The three-year project will use Synpromics' synthetic biology to develop controllable gene-expression promoters to drive the production of a much higher level of viral vector yield
The UK's Cell Therapy Catapult says it has removed a major barrier to the development of the cell and gene therapy industry by collaborating with synthetic biology company Synpromics in a project that will reduce the cost and increase the scale and efficiency of viral vector manufacturing.
The collaboration will use the Edinburgh, Scotland-based firm's synthetic promoter design technology and the Cell Therapy Catapult's manufacturing platform to create stable producer cell lines for the high titre and large scale manufacture of viral vectors.
The work will be part-funded by a £2m grant from Innovate UK, the UK’s innovation agency.
Synpromics says viral vectors are a 'crucial tool' needed to modify a patient’s cells to create a therapeutic effect.
'Established manufacturing platforms are limited by laborious processes, a lack of automation and low yields,' the firm said.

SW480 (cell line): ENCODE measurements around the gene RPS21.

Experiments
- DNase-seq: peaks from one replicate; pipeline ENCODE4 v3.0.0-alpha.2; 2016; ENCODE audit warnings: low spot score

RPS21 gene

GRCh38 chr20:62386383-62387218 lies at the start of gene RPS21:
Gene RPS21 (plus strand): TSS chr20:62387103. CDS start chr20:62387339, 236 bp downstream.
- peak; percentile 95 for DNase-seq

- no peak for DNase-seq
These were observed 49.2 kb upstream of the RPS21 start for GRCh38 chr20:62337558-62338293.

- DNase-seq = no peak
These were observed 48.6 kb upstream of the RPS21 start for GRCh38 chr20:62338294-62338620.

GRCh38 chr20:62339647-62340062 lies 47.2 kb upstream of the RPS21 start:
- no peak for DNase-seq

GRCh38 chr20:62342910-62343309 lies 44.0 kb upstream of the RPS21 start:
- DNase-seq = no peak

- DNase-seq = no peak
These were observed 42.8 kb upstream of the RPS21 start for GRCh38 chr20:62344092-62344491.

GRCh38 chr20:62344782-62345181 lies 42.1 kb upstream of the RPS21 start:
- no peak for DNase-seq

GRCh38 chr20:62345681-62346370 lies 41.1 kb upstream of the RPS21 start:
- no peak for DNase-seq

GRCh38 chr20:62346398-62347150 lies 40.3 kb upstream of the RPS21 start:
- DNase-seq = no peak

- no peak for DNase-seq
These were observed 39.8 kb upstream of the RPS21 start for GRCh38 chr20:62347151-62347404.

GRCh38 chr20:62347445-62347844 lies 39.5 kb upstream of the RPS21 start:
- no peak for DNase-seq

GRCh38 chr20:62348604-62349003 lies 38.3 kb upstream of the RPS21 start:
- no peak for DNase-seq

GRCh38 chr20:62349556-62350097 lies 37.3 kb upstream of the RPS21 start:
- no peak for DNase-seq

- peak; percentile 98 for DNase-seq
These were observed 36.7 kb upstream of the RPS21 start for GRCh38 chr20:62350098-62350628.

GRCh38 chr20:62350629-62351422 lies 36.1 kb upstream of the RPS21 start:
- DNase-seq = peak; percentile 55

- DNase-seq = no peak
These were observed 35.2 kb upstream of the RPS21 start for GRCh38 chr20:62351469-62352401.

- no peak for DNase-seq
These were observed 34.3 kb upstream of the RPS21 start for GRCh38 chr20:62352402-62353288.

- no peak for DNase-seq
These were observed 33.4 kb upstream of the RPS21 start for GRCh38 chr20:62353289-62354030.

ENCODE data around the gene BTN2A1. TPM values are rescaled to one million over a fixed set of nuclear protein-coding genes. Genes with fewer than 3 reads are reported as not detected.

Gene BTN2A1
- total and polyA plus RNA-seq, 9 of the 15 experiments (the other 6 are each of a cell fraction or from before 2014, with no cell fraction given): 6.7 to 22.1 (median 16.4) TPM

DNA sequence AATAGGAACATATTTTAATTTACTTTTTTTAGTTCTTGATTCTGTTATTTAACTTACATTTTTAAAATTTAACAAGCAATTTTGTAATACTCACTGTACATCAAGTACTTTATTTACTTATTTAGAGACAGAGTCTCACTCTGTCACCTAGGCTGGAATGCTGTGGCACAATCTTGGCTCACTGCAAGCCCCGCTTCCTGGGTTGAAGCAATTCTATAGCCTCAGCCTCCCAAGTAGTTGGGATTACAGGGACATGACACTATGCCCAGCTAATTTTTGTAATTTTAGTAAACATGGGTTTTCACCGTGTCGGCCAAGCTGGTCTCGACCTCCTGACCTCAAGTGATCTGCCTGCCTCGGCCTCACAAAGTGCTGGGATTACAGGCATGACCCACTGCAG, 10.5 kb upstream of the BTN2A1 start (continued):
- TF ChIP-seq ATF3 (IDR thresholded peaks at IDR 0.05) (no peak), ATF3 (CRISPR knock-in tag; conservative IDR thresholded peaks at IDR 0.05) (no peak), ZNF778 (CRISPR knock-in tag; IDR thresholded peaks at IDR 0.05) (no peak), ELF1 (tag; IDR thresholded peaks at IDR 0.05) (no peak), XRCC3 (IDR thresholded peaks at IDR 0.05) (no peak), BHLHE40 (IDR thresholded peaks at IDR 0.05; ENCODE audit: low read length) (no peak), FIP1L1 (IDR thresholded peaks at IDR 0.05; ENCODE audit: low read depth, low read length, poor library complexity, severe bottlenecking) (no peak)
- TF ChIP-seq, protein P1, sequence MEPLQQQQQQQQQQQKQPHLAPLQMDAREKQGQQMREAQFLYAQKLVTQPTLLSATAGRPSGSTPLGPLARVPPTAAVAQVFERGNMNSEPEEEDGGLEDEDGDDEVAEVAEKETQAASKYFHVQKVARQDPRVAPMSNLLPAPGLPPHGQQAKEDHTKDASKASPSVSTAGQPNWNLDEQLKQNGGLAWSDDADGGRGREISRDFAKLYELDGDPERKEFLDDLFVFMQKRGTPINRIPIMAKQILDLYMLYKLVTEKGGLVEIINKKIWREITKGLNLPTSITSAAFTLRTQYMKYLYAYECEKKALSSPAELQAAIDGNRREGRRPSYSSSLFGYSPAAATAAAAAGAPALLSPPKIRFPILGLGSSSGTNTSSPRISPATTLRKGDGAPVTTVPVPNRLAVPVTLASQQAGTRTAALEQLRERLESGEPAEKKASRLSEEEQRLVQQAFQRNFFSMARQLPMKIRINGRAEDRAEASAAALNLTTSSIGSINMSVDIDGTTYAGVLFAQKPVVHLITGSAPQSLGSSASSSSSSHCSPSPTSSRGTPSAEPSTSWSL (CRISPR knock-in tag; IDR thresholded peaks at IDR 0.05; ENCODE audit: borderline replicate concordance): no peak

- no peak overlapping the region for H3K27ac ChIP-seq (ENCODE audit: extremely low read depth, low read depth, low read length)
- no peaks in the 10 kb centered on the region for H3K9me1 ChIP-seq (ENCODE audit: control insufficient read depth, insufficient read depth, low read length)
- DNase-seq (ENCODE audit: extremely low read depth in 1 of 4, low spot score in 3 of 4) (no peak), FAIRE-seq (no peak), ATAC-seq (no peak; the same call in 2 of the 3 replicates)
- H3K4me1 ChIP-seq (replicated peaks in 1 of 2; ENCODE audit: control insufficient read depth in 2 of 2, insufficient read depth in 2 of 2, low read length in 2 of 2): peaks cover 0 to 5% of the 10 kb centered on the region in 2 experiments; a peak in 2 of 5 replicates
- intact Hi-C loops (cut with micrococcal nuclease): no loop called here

'This restricts the utility of viral vectors for the treatment of diseases where large amounts of virus would be needed, and has to date confined their use to local applications such as in the eye and to less common indications, including orphan diseases.'
The project will focus on developing prototype cell lines to deliver industry relevant viral vectors
The three-year project will use Synpromics' synthetic biology to develop novel and controllable gene-expression promoters to drive the production of a much higher level of viral vector yield from new stable cell lines.
The project will focus on developing prototype cell lines to deliver industry relevant viral vectors, including Retrovirus, and Adeno Associated Virus.
Synpromics will be responsible for the expression platform development, while the Cell Therapy Catapult will handle process industrialisation and control.
Keith Thompson, CEO of the Cell Therapy Catapult, said the collaboration with Synpromics 'has brought together a number of complementary skills that will produce a solution to a big industrial challenge'.
This is the fifth major collaboration for Synpromics and Dr David Venables, CEO, said the firm's technology will provide a 'critically needed solution to high titre, industrial scale, vector manufacture' and make a 'major advance to the commercialisation of gene therapies in non-orphan drug indications'.